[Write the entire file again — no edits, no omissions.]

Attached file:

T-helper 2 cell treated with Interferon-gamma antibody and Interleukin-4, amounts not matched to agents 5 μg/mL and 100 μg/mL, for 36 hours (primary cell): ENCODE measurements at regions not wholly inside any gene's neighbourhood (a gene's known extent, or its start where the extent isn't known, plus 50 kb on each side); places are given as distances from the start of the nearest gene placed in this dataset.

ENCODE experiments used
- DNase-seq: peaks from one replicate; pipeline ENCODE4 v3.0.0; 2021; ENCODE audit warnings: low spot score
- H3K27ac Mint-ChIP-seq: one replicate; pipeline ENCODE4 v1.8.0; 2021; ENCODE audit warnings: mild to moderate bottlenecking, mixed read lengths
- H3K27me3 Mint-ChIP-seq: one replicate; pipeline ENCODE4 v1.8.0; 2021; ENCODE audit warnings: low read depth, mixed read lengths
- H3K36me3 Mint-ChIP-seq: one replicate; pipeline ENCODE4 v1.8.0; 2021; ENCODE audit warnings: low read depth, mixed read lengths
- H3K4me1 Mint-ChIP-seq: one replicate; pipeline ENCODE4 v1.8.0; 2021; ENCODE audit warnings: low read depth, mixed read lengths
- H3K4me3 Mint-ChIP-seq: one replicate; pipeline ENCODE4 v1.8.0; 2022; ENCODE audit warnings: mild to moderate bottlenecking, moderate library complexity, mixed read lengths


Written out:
T-helper 2 cell treated with Interferon-gamma antibody and Interleukin-4, amounts not matched to agents 5 μg/mL and 100 μg/mL, for 36 hours (primary cell): ENCODE measurements at regions not wholly inside any gene's neighbourhood (a gene's known extent, or its start where the extent isn't known, plus 50 kb on each side); places are given as distances from the start of the nearest gene placed in this dataset.

ENCODE experiments used
- DNase-seq: peaks from one replicate; pipeline ENCODE4 v3.0.0; 2021; ENCODE audit warnings: low spot score
- H3K27ac Mint-ChIP-seq: one replicate; pipeline ENCODE4 v1.8.0; 2021; ENCODE audit warnings: mild to moderate bottlenecking, mixed read lengths
- H3K27me3 Mint-ChIP-seq: one replicate; pipeline ENCODE4 v1.8.0; 2021; ENCODE audit warnings: low read depth, mixed read lengths
- H3K36me3 Mint-ChIP-seq: one replicate; pipeline ENCODE4 v1.8.0; 2021; ENCODE audit warnings: low read depth, mixed read lengths
- H3K4me1 Mint-ChIP-seq: one replicate; pipeline ENCODE4 v1.8.0; 2021; ENCODE audit warnings: low read depth, mixed read lengths
- H3K4me3 Mint-ChIP-seq: one replicate; pipeline ENCODE4 v1.8.0; 2022; ENCODE audit warnings: mild to moderate bottlenecking, moderate library complexity, mixed read lengths